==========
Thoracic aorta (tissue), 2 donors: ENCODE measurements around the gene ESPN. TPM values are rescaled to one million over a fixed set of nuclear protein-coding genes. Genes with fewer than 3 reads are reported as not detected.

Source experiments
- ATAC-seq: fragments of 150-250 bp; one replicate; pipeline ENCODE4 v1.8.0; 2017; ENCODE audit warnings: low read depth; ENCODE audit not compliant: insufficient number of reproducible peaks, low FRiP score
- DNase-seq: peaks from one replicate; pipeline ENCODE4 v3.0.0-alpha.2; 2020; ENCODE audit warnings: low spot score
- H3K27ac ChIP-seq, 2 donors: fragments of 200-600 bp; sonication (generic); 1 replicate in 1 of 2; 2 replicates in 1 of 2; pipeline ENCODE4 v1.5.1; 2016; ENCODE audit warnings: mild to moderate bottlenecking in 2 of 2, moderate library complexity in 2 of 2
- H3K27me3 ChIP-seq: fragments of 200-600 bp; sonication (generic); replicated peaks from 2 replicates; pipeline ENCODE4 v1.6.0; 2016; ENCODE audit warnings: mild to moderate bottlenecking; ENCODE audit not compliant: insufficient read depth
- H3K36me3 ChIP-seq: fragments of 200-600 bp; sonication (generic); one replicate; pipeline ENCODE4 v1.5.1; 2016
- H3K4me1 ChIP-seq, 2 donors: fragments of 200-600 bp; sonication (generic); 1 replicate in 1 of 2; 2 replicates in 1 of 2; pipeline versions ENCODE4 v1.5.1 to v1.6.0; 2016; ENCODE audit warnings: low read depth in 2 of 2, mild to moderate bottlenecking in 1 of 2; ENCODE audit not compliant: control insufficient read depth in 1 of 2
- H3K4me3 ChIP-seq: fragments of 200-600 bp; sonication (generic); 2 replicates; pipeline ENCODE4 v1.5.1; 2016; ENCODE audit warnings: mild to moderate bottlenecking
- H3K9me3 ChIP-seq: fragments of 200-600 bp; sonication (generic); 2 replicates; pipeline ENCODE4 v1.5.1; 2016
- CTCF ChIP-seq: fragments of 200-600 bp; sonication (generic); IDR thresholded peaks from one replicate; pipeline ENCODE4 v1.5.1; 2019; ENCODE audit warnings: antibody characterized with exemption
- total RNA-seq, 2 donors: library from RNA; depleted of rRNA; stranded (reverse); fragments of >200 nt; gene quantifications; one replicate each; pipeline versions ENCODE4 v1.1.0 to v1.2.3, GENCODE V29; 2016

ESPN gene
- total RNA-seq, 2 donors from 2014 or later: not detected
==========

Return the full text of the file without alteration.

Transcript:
Thoracic aorta (tissue), 2 donors: ENCODE measurements around the gene ESPN. TPM values are rescaled to one million over a fixed set of nuclear protein-coding genes. Genes with fewer than 3 reads are reported as not detected.

Source experiments
- ATAC-seq: fragments of 150-250 bp; one replicate; pipeline ENCODE4 v1.8.0; 2017; ENCODE audit warnings: low read depth; ENCODE audit not compliant: insufficient number of reproducible peaks, low FRiP score
- DNase-seq: peaks from one replicate; pipeline ENCODE4 v3.0.0-alpha.2; 2020; ENCODE audit warnings: low spot score
- H3K27ac ChIP-seq, 2 donors: fragments of 200-600 bp; sonication (generic); 1 replicate in 1 of 2; 2 replicates in 1 of 2; pipeline ENCODE4 v1.5.1; 2016; ENCODE audit warnings: mild to moderate bottlenecking in 2 of 2, moderate library complexity in 2 of 2
- H3K27me3 ChIP-seq: fragments of 200-600 bp; sonication (generic); replicated peaks from 2 replicates; pipeline ENCODE4 v1.6.0; 2016; ENCODE audit warnings: mild to moderate bottlenecking; ENCODE audit not compliant: insufficient read depth
- H3K36me3 ChIP-seq: fragments of 200-600 bp; sonication (generic); one replicate; pipeline ENCODE4 v1.5.1; 2016
- H3K4me1 ChIP-seq, 2 donors: fragments of 200-600 bp; sonication (generic); 1 replicate in 1 of 2; 2 replicates in 1 of 2; pipeline versions ENCODE4 v1.5.1 to v1.6.0; 2016; ENCODE audit warnings: low read depth in 2 of 2, mild to moderate bottlenecking in 1 of 2; ENCODE audit not compliant: control insufficient read depth in 1 of 2
- H3K4me3 ChIP-seq: fragments of 200-600 bp; sonication (generic); 2 replicates; pipeline ENCODE4 v1.5.1; 2016; ENCODE audit warnings: mild to moderate bottlenecking
- H3K9me3 ChIP-seq: fragments of 200-600 bp; sonication (generic); 2 replicates; pipeline ENCODE4 v1.5.1; 2016
- CTCF ChIP-seq: fragments of 200-600 bp; sonication (generic); IDR thresholded peaks from one replicate; pipeline ENCODE4 v1.5.1; 2019; ENCODE audit warnings: antibody characterized with exemption
- total RNA-seq, 2 donors: library from RNA; depleted of rRNA; stranded (reverse); fragments of >200 nt; gene quantifications; one replicate each; pipeline versions ENCODE4 v1.1.0 to v1.2.3, GENCODE V29; 2016

ESPN gene
- total RNA-seq, 2 donors from 2014 or later: not detected